In 2018, it was understandable to sign the shiny thing in Cousins. They were coming off an NFC Championship appearance and felt that an upgrade at quarterback was needed to get back. But they paid literally the largest contract in NFL history in guaranteed money to get a QB with zero previous playoff wins. The price was, as we discovered via a Cousins documentary, jacked up by the New York Jets.
Savvy cap management helped the Vikings keep signing expensive things but Cousins’s initial $84 million deal forced them to paper over some holes that came back to bite them — a la the No. 3 receiver and guard positions in 2018 and 2019.
Other money was spent on re-signing Anthony Barr to a deal worth $13.5 million per year. Again, a good player but they didn’t him on the cheap. Over the last two years, Barr has ranked 24th and 30th of 50 linebackers by PFF. Even if his value to the defense is greater than that as Zimmer often argues, Barr has a $12.7 million cap hit this year and over $15 million next year. It was not exactly a Moneyball decision.
In no particular order — the Vikings could have traded Anthony Harris but instead elected to pay him on the franchise tag, a cost of $11.4 million this year, fifth most in the NFL this year. They gave a contract extension to Kyle Rudolph worth the seventh highest cap number this year. They kept Everson Griffen before 2019 on a deal that carried a $8 million cap hit. More good players at high prices.
Another way to look at the Ngakoue trade is that the bill came last offseason when they saw Griffen, Xavier Rhodes, Trae Waynes, Mackensie Alexander and Linval Joseph exit and Ngakoue was your friend trying one more swipe on a maxed out credit card. They made the move while carrying $21 million in dead cap space.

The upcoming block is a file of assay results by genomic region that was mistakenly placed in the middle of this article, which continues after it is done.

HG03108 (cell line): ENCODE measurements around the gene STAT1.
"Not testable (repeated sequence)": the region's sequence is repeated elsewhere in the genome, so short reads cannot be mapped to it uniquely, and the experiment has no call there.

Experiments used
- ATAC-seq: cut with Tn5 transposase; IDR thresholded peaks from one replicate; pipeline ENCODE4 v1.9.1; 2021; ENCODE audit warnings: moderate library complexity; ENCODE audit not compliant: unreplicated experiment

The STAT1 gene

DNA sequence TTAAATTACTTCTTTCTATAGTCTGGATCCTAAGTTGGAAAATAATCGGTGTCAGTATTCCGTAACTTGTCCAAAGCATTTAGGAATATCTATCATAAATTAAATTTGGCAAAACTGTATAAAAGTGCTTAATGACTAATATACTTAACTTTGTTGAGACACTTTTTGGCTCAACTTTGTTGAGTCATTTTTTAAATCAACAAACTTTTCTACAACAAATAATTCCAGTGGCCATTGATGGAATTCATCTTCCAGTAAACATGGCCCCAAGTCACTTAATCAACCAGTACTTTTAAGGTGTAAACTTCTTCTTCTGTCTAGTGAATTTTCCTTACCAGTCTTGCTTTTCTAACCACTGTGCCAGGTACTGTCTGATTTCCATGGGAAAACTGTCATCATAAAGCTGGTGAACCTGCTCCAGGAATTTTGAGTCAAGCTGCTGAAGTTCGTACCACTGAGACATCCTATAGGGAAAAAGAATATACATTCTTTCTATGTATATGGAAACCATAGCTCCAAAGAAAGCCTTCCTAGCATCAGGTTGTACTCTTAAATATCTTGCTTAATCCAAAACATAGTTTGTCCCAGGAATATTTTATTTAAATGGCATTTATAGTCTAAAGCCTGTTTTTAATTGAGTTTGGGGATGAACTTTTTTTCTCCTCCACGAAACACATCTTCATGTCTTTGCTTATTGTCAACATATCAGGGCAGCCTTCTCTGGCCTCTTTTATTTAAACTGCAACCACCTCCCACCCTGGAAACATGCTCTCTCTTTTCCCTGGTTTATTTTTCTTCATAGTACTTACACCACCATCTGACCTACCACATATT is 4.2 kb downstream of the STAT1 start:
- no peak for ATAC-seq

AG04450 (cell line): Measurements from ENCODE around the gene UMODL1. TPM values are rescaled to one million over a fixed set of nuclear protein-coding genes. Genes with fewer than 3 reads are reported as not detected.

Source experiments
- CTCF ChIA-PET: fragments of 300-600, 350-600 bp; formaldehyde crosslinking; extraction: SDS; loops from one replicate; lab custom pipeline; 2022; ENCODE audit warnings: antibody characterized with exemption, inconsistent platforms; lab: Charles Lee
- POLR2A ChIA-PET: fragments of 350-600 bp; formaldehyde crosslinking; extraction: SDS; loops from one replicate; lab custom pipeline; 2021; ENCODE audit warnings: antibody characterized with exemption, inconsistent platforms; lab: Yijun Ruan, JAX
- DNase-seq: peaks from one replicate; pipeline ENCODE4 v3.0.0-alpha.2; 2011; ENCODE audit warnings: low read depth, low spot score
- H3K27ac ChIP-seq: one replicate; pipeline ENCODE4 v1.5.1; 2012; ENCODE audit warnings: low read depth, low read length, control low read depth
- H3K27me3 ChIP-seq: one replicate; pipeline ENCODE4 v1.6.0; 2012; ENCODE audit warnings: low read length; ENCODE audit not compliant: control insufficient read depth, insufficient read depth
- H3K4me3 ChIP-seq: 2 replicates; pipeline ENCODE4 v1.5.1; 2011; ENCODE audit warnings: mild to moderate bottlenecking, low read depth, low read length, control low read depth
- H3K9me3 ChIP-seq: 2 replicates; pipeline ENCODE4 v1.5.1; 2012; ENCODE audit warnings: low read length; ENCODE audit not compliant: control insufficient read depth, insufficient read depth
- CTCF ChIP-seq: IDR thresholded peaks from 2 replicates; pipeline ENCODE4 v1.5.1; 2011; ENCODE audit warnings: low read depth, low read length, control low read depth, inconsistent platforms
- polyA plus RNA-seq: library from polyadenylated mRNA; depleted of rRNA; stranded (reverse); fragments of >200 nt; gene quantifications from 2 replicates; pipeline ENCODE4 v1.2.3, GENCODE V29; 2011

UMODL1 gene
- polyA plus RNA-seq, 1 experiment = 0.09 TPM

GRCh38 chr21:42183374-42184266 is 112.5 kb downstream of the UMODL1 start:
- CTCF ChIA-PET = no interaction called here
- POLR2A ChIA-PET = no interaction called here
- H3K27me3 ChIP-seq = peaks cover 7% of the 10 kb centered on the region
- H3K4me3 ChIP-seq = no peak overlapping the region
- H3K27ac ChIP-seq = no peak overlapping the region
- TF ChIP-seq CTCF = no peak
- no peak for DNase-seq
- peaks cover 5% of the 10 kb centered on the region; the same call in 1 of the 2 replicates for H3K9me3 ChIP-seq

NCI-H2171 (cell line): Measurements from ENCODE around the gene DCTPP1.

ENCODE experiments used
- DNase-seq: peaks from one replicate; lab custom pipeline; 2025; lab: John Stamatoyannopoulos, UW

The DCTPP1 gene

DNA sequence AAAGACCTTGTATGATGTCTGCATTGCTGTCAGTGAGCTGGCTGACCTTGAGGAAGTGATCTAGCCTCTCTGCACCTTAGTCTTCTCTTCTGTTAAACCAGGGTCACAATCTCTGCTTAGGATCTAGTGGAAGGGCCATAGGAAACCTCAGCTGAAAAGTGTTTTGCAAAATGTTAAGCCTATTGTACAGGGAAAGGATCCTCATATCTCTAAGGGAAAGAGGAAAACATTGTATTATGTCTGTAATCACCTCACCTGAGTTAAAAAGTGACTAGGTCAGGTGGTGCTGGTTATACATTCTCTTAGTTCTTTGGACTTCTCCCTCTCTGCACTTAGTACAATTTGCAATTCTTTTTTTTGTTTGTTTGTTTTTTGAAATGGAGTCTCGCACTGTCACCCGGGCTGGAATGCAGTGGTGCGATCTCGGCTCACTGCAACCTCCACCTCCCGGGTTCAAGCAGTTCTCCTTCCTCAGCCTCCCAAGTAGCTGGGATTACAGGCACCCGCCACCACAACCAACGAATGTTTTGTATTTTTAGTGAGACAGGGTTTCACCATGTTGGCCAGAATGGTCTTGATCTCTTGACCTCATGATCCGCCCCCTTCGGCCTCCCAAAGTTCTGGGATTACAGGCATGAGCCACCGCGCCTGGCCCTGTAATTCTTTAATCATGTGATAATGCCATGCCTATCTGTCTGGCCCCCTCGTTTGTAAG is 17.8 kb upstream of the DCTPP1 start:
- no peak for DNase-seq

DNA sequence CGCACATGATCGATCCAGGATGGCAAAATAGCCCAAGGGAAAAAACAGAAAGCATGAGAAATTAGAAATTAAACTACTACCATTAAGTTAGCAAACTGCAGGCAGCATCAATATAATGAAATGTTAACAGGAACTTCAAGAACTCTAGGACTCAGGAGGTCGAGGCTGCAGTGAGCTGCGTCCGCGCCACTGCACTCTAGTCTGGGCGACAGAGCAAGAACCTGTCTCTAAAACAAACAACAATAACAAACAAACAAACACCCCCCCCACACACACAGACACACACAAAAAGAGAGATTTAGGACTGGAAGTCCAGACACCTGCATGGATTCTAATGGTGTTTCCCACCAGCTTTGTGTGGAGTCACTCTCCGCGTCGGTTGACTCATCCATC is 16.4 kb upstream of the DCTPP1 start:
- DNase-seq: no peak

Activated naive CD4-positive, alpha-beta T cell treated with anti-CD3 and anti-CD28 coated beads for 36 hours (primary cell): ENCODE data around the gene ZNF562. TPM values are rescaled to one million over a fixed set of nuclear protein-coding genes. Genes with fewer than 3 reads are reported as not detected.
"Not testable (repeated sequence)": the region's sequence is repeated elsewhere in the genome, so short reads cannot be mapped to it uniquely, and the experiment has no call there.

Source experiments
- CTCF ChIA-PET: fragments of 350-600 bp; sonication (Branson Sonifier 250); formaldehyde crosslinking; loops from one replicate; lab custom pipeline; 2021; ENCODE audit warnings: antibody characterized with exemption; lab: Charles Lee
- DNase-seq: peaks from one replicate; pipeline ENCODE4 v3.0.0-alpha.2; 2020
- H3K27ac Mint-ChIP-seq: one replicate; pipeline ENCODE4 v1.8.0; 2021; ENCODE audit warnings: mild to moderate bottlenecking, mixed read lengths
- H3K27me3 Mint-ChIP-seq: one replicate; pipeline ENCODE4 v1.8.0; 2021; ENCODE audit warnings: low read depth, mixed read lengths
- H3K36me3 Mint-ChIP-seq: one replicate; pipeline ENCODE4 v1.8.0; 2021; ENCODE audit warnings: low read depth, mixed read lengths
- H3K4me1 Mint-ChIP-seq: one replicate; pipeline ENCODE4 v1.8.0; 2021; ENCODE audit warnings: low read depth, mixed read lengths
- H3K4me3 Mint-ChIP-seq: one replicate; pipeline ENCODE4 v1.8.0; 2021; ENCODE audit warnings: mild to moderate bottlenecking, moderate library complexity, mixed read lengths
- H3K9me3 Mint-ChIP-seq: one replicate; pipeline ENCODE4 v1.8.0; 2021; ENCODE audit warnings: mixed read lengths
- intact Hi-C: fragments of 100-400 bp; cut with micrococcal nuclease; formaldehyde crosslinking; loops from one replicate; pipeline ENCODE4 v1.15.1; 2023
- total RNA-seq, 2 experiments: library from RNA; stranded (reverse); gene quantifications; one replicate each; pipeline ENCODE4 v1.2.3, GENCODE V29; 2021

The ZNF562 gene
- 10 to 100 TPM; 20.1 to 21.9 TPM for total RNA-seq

If we go back through all the moves one by one, there are reasonable justifications for all of them — the same way your friend has good reason to get the big truck that can carry their outdoor gear in the back. But the accumulation of always paying top dollar for everything in a sports world that is focusing heavily on efficiency has put the Vikings in a position to take a big hit when one of their big buys doesn’t pan out.
One of the issues in terms of team building philosophy is that things like defense and offensive line play are more about the holes than they are the shiny toys. You are only as good as your weakest link and when you can’t afford to renovate the weak links, the holes cause the entire thing to fall apart.
And when you miss on the players considered the “one last piece to the puzzle,” you end up at the bottom of the division, looking up.
The coincidence here is that the Vikings didn’t build the NFC Championship team this way. When Zimmer arrived, they built it on the back of draft picks and found a handful of really good small-time buys on the free agent market like Linval Joseph, Captain Munnerlyn and Terence Newman. They had some really nice bargain-bin finds like Nick Easton in a trade with San Francisco, Joe Berger in free agency, even reasonably-priced right tackle Mike Remmers was solid in 2017. The plan at quarterback was initially Teddy Bridgewater on a rookie deal.
Now that they have acknowledged with the Ngakoue trade (though they have not said it out loud) that rebuilding in some capacity needs to happen, the Vikings have an opportunity to shop wisely in the future. The question is whether the current administration will get the chance to make the shopping list again after maxing out the credit cards with little to show for it.